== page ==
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Impact 0313: The art of teaching

Shayne Phua · 7 January 2022
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Shayne Phua, 24, is an artist and art instructor. She made her debut in 2020 with her solo exhibition titled “Sehnsucht”.  As an art practitioner, Shayne tells stories through her works. She also enjoys unleashing her students’ creativity by giving them multiple directions and the freedom to create. Today, she shares some insight about her art form and passion for her craft!

1.
Tell us more about what you do!

For my art practice, most of my works look into oral traditions, Chinese folklore, and cultural semiotics with the intention of learning and embracing traditional cultures amidst cultural homogenisation. I hope to challenge the Eurocentric perspective in Arts and Historical Narratives.

With regards to my job as an art instructor, I am an Art and Music Scheme (AMIS) instructor who teaches ceramics in primary schools.

2.
What inspires or motivates you to do this?

“Passion” seems to be the appropriate answer for a question like this, but I really don’t want to sugarcoat creating art with “passion”. I am not so much driven by the passion I have for art even though I’ve always loved it. I think being able to make art and being given platforms to share what I have created comes with a lot of privilege. The opportunities given to me are what motivate me to continue.

Apart from these opportunities, I found myself reaching a point where making art is a part of my identity, and a part I’m afraid to lose. Most importantly, I think creating art adds meaning to my life and helps me make sense of the world.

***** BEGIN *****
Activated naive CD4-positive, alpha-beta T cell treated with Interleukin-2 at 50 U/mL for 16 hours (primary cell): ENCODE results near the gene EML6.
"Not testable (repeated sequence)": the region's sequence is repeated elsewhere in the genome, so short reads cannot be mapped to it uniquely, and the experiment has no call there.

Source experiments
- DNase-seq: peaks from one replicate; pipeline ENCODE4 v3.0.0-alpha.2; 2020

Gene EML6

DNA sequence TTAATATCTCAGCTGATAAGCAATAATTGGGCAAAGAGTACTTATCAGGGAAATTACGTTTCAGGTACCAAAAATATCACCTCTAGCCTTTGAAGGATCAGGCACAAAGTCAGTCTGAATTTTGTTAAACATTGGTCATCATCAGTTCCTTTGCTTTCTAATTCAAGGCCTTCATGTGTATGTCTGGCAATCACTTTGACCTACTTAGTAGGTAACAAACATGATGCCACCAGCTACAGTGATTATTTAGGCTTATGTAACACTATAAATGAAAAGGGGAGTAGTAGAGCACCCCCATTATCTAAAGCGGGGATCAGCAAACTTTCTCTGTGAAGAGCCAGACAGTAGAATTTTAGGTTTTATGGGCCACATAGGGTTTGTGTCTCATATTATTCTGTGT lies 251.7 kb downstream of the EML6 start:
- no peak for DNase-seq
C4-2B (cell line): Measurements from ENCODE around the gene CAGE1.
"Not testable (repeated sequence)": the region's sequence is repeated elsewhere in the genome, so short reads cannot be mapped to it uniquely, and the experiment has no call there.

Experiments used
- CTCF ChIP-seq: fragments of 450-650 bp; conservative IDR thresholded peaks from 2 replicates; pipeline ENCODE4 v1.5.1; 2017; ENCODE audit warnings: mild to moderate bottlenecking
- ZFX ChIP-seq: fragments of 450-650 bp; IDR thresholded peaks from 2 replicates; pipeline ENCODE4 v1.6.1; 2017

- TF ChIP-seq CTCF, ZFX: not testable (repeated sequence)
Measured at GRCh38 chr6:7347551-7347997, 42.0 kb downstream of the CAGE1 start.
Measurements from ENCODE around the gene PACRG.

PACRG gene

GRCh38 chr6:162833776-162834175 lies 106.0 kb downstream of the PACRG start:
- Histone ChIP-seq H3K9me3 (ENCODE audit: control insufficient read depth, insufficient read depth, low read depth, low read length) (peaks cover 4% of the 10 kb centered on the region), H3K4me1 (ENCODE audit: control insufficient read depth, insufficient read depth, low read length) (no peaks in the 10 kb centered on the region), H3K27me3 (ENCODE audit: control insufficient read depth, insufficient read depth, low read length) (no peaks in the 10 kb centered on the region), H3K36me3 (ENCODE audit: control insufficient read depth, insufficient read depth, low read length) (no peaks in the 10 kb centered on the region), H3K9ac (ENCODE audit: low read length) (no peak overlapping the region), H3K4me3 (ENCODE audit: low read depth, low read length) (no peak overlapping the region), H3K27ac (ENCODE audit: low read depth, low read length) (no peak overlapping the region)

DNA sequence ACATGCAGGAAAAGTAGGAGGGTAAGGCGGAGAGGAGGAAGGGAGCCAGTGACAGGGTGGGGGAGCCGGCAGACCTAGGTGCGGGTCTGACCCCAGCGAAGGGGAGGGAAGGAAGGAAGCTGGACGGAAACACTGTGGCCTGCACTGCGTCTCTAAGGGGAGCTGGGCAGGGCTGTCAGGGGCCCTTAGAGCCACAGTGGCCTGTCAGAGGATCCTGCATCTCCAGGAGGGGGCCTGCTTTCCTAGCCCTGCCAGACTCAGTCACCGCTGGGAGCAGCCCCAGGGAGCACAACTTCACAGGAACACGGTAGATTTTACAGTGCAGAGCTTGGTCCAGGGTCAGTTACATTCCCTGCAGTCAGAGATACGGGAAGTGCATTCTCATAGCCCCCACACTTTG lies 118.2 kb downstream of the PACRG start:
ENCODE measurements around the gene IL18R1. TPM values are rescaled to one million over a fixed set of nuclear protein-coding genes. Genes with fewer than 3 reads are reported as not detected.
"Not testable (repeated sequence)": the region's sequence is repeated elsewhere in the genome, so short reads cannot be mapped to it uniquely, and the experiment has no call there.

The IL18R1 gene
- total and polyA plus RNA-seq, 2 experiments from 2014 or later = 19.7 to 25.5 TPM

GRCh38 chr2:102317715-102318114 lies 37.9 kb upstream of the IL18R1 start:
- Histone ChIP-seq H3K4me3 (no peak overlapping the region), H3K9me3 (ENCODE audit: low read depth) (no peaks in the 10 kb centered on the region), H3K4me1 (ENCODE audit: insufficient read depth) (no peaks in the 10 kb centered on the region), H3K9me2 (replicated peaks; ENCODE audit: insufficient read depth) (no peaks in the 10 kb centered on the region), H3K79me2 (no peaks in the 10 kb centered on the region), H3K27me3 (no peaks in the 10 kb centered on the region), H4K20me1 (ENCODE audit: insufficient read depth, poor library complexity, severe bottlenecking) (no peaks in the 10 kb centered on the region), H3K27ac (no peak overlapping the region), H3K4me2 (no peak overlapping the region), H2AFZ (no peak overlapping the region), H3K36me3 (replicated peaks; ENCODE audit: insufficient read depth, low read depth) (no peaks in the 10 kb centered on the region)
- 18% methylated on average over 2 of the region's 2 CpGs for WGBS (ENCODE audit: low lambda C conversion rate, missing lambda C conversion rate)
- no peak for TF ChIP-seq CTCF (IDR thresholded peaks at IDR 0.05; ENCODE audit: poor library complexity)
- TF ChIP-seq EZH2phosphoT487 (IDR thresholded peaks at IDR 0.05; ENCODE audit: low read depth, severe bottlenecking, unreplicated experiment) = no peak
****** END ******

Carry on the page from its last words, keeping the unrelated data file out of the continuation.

My job as an art instructor is really practical considering its allowance of time flexibility that enables me to continue my art practice. I previously tried out various other jobs and found this to be the most suitable one for me. I think there’s so much to gain from my students, and I’m very inspired by the works they have created. It is always exciting to open the kiln to admire their end-products. I am receiving more than I give.

3.
Have you faced any challenges so far? How did you overcome them?

The main challenges that I face in my art practice are space and financial issues, which I am still figuring out. As of now, I am searching for a place I can rent and share  with a few other art practitioners. I’m hopeful that we’ll be able to find a space to do what we really love while improving our craft!

4.
If you could share one piece of advice with your fellow youth, what would it be?

I think what’s most important for me right now is to “trust the process” and “work at your own pace”. Both phrases say a lot about being patient with ourselves, so focus on our practice and be at peace with whatever stage we’re at.  

To those who need it, you’re doing just fine!

5.
What are your hopes or plans for the future? What do you want to see or perhaps do?

I want to live in another country for a while to  get a fresh perspective and see the world differently from how I see it now. Since I’m afraid of losing my artistic side, I’ll carry it with me wherever I go!

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